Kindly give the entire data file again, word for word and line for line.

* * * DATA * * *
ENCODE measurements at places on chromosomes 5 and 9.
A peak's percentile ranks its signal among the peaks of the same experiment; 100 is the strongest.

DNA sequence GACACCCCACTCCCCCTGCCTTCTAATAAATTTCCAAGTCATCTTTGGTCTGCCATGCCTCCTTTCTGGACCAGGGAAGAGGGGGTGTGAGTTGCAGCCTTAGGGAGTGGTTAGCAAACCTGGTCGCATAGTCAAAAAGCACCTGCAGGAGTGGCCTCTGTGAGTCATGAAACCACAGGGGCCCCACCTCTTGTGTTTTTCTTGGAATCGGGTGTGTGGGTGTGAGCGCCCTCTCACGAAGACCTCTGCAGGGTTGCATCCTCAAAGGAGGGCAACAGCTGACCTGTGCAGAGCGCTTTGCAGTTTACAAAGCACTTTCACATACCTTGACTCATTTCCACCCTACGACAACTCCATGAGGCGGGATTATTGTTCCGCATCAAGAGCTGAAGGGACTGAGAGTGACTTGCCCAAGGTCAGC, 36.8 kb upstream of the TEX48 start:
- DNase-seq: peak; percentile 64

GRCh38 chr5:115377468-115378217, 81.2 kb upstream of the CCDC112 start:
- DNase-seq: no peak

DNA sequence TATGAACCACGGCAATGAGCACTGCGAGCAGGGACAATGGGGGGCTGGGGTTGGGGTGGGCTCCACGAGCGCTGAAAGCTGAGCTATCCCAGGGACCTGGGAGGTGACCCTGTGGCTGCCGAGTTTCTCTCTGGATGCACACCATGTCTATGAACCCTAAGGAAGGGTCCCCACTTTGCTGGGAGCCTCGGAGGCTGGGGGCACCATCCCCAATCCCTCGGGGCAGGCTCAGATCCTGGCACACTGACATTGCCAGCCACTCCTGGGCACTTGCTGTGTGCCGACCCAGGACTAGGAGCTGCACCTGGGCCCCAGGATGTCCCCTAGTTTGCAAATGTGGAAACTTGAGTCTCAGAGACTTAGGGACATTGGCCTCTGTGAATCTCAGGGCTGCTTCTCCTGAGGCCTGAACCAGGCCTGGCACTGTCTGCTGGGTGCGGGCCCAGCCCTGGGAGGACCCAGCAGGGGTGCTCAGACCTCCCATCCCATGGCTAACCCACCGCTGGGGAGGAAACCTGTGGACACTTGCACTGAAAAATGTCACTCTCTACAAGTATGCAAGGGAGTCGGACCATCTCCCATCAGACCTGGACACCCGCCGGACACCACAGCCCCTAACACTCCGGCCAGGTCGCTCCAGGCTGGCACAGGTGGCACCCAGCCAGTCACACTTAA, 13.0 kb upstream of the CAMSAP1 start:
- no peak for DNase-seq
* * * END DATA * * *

ENCODE measurements at places on chromosomes 5 and 9.
A peak's percentile ranks its signal among the peaks of the same experiment; 100 is the strongest.

DNA sequence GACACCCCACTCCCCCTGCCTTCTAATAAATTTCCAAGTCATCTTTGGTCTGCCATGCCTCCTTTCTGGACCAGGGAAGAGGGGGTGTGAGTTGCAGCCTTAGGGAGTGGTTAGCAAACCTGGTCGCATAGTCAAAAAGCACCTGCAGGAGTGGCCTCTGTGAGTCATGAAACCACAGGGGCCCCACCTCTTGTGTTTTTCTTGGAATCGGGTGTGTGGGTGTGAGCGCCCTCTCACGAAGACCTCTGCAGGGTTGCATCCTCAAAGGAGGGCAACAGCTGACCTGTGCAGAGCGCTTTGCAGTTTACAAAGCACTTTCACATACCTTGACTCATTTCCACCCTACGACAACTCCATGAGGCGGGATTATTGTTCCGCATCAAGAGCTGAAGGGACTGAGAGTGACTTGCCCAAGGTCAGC, 36.8 kb upstream of the TEX48 start:
- DNase-seq: peak; percentile 64

GRCh38 chr5:115377468-115378217, 81.2 kb upstream of the CCDC112 start:
- DNase-seq: no peak

DNA sequence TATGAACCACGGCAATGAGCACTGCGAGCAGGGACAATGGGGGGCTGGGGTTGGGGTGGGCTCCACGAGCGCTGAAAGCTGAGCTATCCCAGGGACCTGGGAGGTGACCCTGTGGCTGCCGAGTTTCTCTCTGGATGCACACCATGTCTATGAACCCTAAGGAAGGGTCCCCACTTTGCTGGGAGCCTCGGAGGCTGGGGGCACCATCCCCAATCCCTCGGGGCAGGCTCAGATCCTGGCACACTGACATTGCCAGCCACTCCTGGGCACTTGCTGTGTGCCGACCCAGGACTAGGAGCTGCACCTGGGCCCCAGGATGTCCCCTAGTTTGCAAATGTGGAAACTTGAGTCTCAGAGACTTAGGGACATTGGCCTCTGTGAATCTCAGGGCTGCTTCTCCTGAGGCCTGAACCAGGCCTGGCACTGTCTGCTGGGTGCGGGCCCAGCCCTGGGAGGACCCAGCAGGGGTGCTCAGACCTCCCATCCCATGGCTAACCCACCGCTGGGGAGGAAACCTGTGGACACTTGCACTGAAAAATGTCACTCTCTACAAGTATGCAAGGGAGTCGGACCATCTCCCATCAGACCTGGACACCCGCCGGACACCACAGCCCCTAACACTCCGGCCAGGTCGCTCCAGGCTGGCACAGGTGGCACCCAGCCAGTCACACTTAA, 13.0 kb upstream of the CAMSAP1 start:
- no peak for DNase-seq